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Prevent SSL ROBOT

ROBOT (Return of Bleichenbacher's Oracle Threat) is the reappearance of a vulnerability in SSL/TLS that appeared first in 1998. This article explains, how you can prevent SSL ROBOT.

Security Assessment

Security_Assessment_ PreventSSLROBOT

CVSS Vector: AV:N/AC:H/PR:N/UI:N/S:U/C:H/I:N/A:N

Vulnerability Information

Back in 1998, Daniel Bleichenbacher identified a vulnerability in the use of RSA encryption. Error codes issued by SSL servers for PKCS #1 v1.5 padding errors made it possible for malicious users to abuse an adaptive chosen-ciphertext attack vulnerability. In this way, they could completely break the TLS confidentiality through error messages.  

Three researchers rediscovered the vulnerability 19 years after the initial attack was found out. They warned websites and software vendors that were affected — and this is how the name 'Return of Bleichenbacher's Oracle Threat (ROBOT attack) came to be. 

What's The Impact Of The 'Return of Bleichenbacher's Oracle Threat'

The ROBOT vulnerability is quite severe for hosts that use only RSA encryption key exchanges. In such cases, attackers can record SSL/TLS traffic and use it for malicious purposes by later decryption. 

Hosts that support RSA encryption modes but use forward secrecy are not at such a high risk. Performing Server Impersonation or a Man-in-the-Middle attack may be plausible, but the attacks would have to be executed quickly.  

The ROBOT vulnerability affected numerous popular vendors and vulnerable software solutions, including Cisco, Citrix (CVE-2017-17382 Security Advisory), F5, IBM GSKit, Palo Alto Networks, and more. In addition, highly used and top-rated websites like Facebook and PayPal were also susceptible to the attack and many other vulnerable applications. Among the 100 Alexa-ranked domains, 27 were susceptible to ROBOT. In addition, other items using SSL/TLS like VPNs, routers, switches, cameras, and wireless access points were also vulnerable.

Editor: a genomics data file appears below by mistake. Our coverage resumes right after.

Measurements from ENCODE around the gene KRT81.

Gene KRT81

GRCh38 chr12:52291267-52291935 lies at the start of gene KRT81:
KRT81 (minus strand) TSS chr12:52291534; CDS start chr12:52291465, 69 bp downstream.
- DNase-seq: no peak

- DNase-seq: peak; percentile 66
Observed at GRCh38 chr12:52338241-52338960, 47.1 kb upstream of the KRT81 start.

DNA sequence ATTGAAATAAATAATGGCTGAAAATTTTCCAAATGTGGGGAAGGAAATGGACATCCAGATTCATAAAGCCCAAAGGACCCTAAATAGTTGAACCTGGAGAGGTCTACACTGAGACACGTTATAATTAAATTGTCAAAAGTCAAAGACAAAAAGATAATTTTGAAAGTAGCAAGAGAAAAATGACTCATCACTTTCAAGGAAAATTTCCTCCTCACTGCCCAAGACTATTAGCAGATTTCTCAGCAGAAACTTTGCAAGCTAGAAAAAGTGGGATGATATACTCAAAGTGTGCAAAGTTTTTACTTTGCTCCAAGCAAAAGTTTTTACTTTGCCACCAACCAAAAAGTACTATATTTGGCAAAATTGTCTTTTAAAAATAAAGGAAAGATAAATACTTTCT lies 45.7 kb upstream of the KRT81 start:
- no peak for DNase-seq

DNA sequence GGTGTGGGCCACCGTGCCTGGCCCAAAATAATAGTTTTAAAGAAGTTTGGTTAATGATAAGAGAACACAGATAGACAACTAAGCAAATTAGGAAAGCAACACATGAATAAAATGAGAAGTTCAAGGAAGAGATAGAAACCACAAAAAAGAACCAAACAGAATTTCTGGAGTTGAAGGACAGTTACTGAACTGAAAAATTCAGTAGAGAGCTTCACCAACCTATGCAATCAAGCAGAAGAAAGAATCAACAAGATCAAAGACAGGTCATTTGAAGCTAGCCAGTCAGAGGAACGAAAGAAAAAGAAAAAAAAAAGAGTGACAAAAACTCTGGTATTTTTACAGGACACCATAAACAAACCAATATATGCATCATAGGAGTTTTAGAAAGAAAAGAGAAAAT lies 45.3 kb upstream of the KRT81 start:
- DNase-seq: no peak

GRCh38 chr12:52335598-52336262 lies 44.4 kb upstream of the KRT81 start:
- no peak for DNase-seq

How To Prevent The ROBOT Attack

To prevent potential ROBOT attack scenarios, your first step is to ensure that your SSL/TLS server is up-to-date. 

To ensure complete protection, it's essential to avoid using RSA cipher suites that may be affected by the vulnerability. You can refer to our resource on Secure TLS Configuration for guidelines on disabling these cipher suites. 

What's the state of your digital security, and how protected is your web app or API? You can use Crashtest Security's powerful Vulnerability Testing Software to check for ROBOT vulnerability and find out if any elements in your systems are susceptible to threats like it.

For more information about Crashtest Security visit crashtest-security.com